Germany currently has no plans to outlaw the anti-Israel BDS (Boycott, Divestment, and Sanctions) movement, the speaker of its parliament said Thursday.
“We fight it politically, but we don’t believe that it is fought more successfully through prohibitions,” Bundestag President Wolfgang Schäuble told reporters in Jerusalem.
“We are relatively hesitant regarding prohibitions, since our constitution doesn’t give the parliament much room to enact prohibitions, and rightly so, because we believe that is up to an independent judiciary,” he added.
In April of this year, the Bundestag passed with an overwhelming majority a resolution rejecting any attempts to boycott Israel. “The German Bundestag decidedly rejects the activities of the BDS movement, which calls for the boycott and the isolation of Israel,” the resolution read.
Asked by The Times of Israel about Israel’s decision to boycott the far-right Alternative for Germany party, known in Germany as AfD, Schäuble replied: “A parliamentary democracy starts with respecting whoever is elected in free and democratic elections.
“We are all elected, we all have the same rights and also the same duties. The rules apply to everyone. Part of the rules — and I won’t tire to say this in Germany — is a certain basic consensus that lies at the root of our constitution, and that is that we affirm the responsibility that is born out of German history. That must not be questioned in Germany.”
Schäuble, 76, added: “In Germany, opinions are not subject to punishment, as foolish as they may be. But denying the Holocaust is illegal.”
In his talks with Israeli officials this week, he discussed the AfD’s recent electoral successes — it is now the third-largest party in the Bundestag — and stressed that “we don’t accept any form of anti-Semitism,” he said.
At the same time, he said he stressed that the resolution on Israel and BDS passed in April was supported by the AfD, which claims to support the Jewish state and to oppose ant-Semitism.
Schäuble, a member of Chancellor Angela Merkel’s center-right CDU party, is one of Germany’s most experienced and longest-serving politicians. A member of the Bundestag since 1972, he has held several senior ministerial posts, including as minister of the interior and minister of finance.
He came to Israel this week at the invitation of Knesset Speaker Yuli Edelstein in honor of Israel’s 70 birthday. His itinerary included visits to the Knesset and the Yad Vashem Holocaust memorial in Jerusalem, and meetings with President Reuven Rivlin, Chief Supreme Court Justice Esther Hayut, Joint (Arab) List chair MK Ayman Odeh, and other dignitaries.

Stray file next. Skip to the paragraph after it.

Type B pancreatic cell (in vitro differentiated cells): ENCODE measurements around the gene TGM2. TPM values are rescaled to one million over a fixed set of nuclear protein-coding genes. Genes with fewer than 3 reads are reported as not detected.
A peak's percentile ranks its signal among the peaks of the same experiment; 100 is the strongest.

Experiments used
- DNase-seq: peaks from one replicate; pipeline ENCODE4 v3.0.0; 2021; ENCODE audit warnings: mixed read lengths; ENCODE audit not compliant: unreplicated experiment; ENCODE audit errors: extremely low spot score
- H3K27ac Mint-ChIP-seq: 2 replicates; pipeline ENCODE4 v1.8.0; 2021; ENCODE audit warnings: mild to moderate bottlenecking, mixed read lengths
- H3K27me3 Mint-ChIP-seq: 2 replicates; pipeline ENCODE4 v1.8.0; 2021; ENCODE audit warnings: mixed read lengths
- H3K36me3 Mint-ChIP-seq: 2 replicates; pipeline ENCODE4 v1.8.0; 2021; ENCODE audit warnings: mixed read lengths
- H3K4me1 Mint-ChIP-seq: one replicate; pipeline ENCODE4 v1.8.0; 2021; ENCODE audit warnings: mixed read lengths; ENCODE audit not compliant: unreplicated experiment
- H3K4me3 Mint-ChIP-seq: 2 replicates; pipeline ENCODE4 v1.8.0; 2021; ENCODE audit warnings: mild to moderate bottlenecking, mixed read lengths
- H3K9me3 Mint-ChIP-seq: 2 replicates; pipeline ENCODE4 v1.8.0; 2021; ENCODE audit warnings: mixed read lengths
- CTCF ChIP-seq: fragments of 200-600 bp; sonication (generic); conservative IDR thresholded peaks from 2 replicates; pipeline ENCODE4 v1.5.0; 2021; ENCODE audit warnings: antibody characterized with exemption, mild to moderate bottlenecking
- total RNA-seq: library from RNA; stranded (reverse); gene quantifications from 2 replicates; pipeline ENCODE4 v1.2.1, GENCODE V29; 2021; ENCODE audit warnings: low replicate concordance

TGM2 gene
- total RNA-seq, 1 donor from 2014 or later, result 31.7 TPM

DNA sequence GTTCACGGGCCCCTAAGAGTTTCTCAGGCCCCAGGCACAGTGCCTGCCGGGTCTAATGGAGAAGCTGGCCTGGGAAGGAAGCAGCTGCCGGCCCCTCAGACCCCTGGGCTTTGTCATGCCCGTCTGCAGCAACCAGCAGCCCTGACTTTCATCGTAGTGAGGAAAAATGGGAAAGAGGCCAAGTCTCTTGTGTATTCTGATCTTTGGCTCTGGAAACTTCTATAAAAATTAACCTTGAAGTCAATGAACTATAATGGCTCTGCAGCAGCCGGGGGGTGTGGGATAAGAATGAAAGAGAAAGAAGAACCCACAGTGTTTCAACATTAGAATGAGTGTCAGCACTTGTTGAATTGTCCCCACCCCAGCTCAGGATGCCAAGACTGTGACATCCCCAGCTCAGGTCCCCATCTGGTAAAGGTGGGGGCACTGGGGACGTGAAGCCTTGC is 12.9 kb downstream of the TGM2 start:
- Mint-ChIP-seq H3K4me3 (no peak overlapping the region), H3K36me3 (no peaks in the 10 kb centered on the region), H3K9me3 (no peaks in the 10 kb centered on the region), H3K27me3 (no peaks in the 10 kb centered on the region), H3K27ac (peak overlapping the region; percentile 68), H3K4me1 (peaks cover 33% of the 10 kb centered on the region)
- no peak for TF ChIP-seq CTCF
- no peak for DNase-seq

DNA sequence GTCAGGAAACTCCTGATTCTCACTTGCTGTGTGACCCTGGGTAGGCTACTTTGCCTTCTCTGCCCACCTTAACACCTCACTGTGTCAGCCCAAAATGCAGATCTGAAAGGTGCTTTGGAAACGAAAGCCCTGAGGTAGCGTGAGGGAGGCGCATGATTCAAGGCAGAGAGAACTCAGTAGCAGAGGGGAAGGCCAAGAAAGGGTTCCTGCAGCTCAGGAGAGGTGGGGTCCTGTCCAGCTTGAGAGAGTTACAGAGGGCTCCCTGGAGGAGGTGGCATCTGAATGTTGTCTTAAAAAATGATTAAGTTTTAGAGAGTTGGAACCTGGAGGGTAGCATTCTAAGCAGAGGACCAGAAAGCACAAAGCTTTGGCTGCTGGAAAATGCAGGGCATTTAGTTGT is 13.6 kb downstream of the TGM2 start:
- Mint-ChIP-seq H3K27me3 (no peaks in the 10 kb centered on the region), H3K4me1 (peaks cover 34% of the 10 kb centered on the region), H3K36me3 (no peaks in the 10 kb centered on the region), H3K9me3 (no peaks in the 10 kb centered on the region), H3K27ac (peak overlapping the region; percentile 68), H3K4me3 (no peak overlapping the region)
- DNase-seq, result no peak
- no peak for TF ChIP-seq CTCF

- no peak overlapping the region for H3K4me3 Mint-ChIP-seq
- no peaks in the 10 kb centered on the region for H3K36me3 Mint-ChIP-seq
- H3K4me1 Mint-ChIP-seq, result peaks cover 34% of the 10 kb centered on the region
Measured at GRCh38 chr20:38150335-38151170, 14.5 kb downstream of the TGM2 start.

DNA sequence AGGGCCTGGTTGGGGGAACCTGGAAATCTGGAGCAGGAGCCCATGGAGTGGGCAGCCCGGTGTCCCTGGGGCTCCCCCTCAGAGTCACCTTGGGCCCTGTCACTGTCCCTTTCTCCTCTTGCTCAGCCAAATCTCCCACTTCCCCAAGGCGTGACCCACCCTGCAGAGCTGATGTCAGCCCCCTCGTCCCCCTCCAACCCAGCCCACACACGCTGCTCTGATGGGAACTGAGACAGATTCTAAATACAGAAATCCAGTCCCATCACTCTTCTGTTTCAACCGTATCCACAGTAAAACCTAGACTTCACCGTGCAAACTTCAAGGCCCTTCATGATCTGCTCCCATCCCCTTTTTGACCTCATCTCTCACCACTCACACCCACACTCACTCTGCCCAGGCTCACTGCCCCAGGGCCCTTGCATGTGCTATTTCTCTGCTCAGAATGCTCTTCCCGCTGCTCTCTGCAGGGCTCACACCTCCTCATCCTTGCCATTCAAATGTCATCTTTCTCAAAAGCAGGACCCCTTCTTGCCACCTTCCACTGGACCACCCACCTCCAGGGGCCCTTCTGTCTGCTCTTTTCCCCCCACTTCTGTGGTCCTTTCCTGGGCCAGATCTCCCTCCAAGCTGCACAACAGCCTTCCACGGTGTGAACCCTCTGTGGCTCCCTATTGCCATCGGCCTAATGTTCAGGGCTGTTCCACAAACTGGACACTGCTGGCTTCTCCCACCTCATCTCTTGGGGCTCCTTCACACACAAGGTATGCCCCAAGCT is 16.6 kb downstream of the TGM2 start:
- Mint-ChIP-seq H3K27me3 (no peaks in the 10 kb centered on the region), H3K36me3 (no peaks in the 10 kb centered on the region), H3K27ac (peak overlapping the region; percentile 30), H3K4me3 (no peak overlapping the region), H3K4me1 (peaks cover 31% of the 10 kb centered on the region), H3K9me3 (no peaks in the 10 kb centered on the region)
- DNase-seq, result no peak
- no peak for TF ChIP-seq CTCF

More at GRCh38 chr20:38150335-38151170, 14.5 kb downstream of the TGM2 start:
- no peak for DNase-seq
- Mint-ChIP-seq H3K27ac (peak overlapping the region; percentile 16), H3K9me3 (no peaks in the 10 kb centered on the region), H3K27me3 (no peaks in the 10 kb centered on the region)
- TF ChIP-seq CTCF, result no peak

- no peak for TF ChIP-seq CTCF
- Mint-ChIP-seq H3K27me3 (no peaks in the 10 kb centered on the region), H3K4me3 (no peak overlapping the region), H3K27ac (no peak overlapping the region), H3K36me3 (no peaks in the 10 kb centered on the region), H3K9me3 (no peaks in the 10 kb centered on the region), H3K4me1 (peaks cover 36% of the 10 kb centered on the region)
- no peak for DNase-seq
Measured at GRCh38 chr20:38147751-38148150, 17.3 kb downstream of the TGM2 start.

Besides bilateral relations between Jerusalem and Berlin, he said he discussed with his interlocutors various regional matters, such as the Iranian nuclear deal, the situation in Turkey and Saudi Arabia and Israeli-Palestinian conflict. But, he stressed, he came mostly to ask questions and to listen — not to tell Israel what to do.
“I didn’t make any demands, that’s not my thing,” he said regarding Israel’s West Bank settlement policy, adding that Jerusalem was aware of Berlin’s position on the matter.
“Whether [telling another government what to do] is terribly helpful is generally doubtful, but it’s certainly not the job of the president of the parliament,” he said.
He cited Edelstein, the speaker of the Knesset, as telling him that, on the peace process with the Palestinians, “Israel doesn’t need public advice,” and therefore decided to hold back on stating Germany’s position.
According to a readout of their meeting Wednesday, Edelstein told his German counterpart that “There is no immediate solution with the Palestinians. The situation of the residents of the Gaza envelope is very difficult. Hamas harms the residents of Gaza. Instead of using the money to improve the lives of civilians, it invests in terrorism.”
Speaking to a dozen German and Israeli journalists on Thursday at the King David Hotel, Schäuble dismissed a question about the various controversial pieces of legislation that were discussed in the Knesset, such as the Jewish-nation state law.
“I have few worries about the stability of Israel’s democracy,” he said. “Israel has such a high degree of democratic maturity and diversity, and also a high degree of debate culture and I don’t even mean that ironically, so that I am really not worried.”
Schäuble added that he was “worried enough about democracy in Germany and Europe,” referring to challenges arising from “disruptive communications technology” that seriously threaten the integrity of Western political systems. “They change drastically, and we don’t have convincing answers,” he said.